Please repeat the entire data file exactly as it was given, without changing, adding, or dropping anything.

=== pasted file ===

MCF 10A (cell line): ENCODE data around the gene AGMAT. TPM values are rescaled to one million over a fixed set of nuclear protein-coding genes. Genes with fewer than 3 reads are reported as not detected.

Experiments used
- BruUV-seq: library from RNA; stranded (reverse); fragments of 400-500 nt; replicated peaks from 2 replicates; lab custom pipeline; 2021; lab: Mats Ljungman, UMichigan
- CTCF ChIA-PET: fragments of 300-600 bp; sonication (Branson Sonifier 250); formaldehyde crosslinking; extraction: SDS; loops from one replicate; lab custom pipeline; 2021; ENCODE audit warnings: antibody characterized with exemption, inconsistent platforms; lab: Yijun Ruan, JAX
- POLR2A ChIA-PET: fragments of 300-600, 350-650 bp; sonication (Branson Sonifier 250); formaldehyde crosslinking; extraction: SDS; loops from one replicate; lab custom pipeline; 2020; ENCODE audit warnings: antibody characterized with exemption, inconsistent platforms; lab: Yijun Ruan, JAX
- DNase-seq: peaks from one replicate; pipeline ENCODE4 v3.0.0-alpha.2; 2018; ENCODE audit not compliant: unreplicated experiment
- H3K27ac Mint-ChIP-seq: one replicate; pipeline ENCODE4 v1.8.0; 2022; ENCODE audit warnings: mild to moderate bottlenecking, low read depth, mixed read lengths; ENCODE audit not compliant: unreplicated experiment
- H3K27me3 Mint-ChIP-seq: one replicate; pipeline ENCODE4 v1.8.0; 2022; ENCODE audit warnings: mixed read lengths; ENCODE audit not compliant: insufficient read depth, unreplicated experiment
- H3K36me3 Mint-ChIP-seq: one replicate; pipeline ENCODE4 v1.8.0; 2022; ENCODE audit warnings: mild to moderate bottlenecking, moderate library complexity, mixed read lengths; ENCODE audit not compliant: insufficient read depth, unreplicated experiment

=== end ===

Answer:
MCF 10A (cell line): ENCODE data around the gene AGMAT. TPM values are rescaled to one million over a fixed set of nuclear protein-coding genes. Genes with fewer than 3 reads are reported as not detected.

Experiments used
- BruUV-seq: library from RNA; stranded (reverse); fragments of 400-500 nt; replicated peaks from 2 replicates; lab custom pipeline; 2021; lab: Mats Ljungman, UMichigan
- CTCF ChIA-PET: fragments of 300-600 bp; sonication (Branson Sonifier 250); formaldehyde crosslinking; extraction: SDS; loops from one replicate; lab custom pipeline; 2021; ENCODE audit warnings: antibody characterized with exemption, inconsistent platforms; lab: Yijun Ruan, JAX
- POLR2A ChIA-PET: fragments of 300-600, 350-650 bp; sonication (Branson Sonifier 250); formaldehyde crosslinking; extraction: SDS; loops from one replicate; lab custom pipeline; 2020; ENCODE audit warnings: antibody characterized with exemption, inconsistent platforms; lab: Yijun Ruan, JAX
- DNase-seq: peaks from one replicate; pipeline ENCODE4 v3.0.0-alpha.2; 2018; ENCODE audit not compliant: unreplicated experiment
- H3K27ac Mint-ChIP-seq: one replicate; pipeline ENCODE4 v1.8.0; 2022; ENCODE audit warnings: mild to moderate bottlenecking, low read depth, mixed read lengths; ENCODE audit not compliant: unreplicated experiment
- H3K27me3 Mint-ChIP-seq: one replicate; pipeline ENCODE4 v1.8.0; 2022; ENCODE audit warnings: mixed read lengths; ENCODE audit not compliant: insufficient read depth, unreplicated experiment
- H3K36me3 Mint-ChIP-seq: one replicate; pipeline ENCODE4 v1.8.0; 2022; ENCODE audit warnings: mild to moderate bottlenecking, moderate library complexity, mixed read lengths; ENCODE audit not compliant: insufficient read depth, unreplicated experiment